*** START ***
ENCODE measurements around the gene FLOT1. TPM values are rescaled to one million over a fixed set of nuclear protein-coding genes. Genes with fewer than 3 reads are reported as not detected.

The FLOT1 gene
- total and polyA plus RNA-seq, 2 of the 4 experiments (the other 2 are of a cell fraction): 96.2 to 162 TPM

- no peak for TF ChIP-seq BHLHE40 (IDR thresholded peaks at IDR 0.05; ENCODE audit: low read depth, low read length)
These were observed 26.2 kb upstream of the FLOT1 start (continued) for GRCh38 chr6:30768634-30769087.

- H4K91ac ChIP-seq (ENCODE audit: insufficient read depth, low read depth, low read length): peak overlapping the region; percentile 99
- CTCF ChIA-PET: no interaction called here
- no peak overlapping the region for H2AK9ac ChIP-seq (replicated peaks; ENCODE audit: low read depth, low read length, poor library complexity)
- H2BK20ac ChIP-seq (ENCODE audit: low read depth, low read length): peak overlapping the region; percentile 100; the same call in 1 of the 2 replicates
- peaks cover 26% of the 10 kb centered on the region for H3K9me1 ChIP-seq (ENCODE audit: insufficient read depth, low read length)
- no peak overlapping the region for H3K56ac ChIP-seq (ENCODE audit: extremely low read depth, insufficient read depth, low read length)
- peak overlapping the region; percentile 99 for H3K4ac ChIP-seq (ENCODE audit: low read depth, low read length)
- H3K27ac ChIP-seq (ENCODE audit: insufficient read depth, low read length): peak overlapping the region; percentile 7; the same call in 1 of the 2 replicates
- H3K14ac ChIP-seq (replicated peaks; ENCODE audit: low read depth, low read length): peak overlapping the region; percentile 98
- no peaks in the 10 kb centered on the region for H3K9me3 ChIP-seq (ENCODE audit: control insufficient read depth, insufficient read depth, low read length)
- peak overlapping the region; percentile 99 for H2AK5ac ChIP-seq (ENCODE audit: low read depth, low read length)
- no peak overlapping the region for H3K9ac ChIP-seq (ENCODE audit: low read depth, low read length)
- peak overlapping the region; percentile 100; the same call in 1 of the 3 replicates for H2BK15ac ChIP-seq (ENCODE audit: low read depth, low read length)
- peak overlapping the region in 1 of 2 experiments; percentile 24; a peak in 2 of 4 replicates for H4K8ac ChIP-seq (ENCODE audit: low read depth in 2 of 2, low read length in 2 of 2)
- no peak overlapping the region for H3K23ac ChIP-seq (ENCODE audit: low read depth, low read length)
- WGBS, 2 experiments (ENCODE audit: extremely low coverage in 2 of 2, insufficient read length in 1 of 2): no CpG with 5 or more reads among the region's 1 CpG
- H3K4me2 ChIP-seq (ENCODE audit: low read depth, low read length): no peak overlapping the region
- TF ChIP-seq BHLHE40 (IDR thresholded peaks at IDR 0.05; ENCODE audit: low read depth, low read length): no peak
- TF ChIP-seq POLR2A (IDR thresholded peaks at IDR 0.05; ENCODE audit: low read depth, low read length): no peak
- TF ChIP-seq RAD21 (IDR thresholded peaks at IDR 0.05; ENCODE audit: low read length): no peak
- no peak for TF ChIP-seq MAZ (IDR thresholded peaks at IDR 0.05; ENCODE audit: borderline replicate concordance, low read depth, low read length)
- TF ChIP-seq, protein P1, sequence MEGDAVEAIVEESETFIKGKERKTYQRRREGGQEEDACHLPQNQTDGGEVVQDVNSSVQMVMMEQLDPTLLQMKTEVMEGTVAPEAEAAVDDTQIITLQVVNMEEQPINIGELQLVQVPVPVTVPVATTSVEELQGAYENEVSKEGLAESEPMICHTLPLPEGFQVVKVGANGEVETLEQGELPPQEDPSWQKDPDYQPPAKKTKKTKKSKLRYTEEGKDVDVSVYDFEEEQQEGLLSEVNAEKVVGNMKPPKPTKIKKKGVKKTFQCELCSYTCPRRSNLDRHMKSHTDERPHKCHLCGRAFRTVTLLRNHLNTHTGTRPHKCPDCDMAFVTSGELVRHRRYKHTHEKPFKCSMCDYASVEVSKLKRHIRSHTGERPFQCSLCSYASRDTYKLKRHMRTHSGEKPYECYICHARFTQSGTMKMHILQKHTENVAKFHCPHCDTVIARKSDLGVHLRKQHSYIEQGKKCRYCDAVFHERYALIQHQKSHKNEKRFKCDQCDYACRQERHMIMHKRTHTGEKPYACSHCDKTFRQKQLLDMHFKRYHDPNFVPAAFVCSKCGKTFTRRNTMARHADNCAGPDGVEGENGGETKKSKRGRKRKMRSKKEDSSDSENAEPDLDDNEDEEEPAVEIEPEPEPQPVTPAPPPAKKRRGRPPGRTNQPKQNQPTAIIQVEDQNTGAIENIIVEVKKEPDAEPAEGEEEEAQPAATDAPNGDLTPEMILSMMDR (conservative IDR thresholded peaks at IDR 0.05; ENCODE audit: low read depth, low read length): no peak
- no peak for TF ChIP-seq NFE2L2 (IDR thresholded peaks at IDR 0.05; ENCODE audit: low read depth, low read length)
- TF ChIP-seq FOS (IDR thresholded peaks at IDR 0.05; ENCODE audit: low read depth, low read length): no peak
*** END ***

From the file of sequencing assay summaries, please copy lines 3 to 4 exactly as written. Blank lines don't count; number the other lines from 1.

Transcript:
- total and polyA plus RNA-seq, 2 of the 4 experiments (the other 2 are of a cell fraction): 96.2 to 162 TPM

- no peak for TF ChIP-seq BHLHE40 (IDR thresholded peaks at IDR 0.05; ENCODE audit: low read depth, low read length)